UPDATE: USPS Agrees To Pay Insurance Claim On Lost Laptops

After our story about USPS losing a reader’s five insured computers then only valuing them at $74 generated a lot of response (and turned into a vowel-less debate on health care), a couple readers sent us the contact info for the insurance agent who denied our reader’s request.

One tipster writes:

I don’t want to bore you with all the details, but basically the USPS wanted to confiscate an iMac rather than pay for the repair I had bought off of eBay that arrived at my house with a cracked screen. I spent, literally, 30 hours dealing with the St. Louis office postal insurer’s office trying to get someone to answer my questions about why they weren’t abiding by the very regulations that they post on the web in regards to insurance claims. The good news, though, is that I actually won. I fought the MAN and actually won, despite all the shenanigans they pulled on me. The claims appeals supervisors never contacted me back, nor did the consumer advocate (locally or at the national level). What finally got a response, and what reminded me of all this nonsense, was that I managed to guess Autria Finley’s email address which was never included on any of the form letter correspondence that I received from them. I emailed her and got an almost immediate judgment on the case. The underling claims adjuster had not forwarded any of my requests for review to her. I also never got a direct phone number until I reached her through email, and had to go through the voice mail hell each time I tried to reach the claims adjuster. The best part of the story was about two months after my check arrived for the repair, and post office had released the computer back to me, I received a call from the USPS California accounting department stating that I had been paid in error despite the letter stating otherwise from the claims department. I told the adjuster in no uncertain terms that he was wrong, and that I had the emails and letter from Ms. Finley detailing the claim. He asked me for her phone number, and it was at that point I realized that even if you work for USPS, you can’t get these people’s contact information.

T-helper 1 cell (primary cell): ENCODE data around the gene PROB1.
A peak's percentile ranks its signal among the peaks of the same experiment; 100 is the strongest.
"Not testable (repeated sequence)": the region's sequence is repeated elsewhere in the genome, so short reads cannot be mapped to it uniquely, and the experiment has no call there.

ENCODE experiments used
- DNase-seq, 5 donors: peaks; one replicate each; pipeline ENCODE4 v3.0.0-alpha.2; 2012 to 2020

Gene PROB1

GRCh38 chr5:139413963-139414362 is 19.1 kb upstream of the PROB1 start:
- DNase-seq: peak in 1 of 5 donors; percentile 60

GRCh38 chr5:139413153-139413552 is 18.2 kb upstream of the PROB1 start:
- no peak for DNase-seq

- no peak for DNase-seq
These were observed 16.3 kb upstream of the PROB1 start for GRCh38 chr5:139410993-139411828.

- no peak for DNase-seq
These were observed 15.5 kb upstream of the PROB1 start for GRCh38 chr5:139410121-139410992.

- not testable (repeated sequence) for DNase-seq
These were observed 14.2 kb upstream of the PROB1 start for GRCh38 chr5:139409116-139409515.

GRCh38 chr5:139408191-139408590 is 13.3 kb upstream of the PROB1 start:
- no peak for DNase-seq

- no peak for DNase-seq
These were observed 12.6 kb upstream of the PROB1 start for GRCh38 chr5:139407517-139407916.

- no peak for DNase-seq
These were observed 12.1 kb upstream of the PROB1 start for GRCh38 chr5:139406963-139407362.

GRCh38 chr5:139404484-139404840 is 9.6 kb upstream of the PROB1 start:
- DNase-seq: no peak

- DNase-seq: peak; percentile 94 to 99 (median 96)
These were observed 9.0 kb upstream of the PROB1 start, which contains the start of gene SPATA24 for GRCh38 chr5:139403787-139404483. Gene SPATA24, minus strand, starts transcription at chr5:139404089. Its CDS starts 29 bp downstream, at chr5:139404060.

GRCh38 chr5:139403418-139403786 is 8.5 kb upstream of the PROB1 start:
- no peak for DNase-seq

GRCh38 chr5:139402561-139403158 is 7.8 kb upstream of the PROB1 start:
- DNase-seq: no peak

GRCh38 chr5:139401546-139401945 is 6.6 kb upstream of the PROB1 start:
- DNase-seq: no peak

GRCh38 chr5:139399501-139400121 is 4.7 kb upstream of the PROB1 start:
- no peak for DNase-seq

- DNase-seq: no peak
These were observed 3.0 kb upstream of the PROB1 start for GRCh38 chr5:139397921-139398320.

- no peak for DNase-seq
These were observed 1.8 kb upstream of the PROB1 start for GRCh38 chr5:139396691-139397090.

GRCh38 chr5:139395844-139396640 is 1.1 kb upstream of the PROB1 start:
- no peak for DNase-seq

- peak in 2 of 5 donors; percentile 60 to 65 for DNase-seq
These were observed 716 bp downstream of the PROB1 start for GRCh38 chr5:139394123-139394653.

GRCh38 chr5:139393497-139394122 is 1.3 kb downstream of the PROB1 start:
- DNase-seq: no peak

We love that even employees of the post office don’t have contact info for the higher-ups. Anyway, the email address for Autria Finley is afinley@email.usps.gov. We were about to send this along to Pedro when he emailed us to say:

I woke up just a short while ago to your mail and called my friend to let him know it was posted. He just got a from a Michelle Williams with the usps saying they would honor the claim in full. We’re thrilled. Thanks again for all yours and the readers help! I will let you know once it’s actually paid out. As you can imagine this is a huge weight off our shoulders.

Hooray for the power of the internet. If you’ve experienced similar problems with USPS and denied insurance claims (and judging from our emails, you have), try getting in touch with Ms. Finley to see if that can help your claim out.

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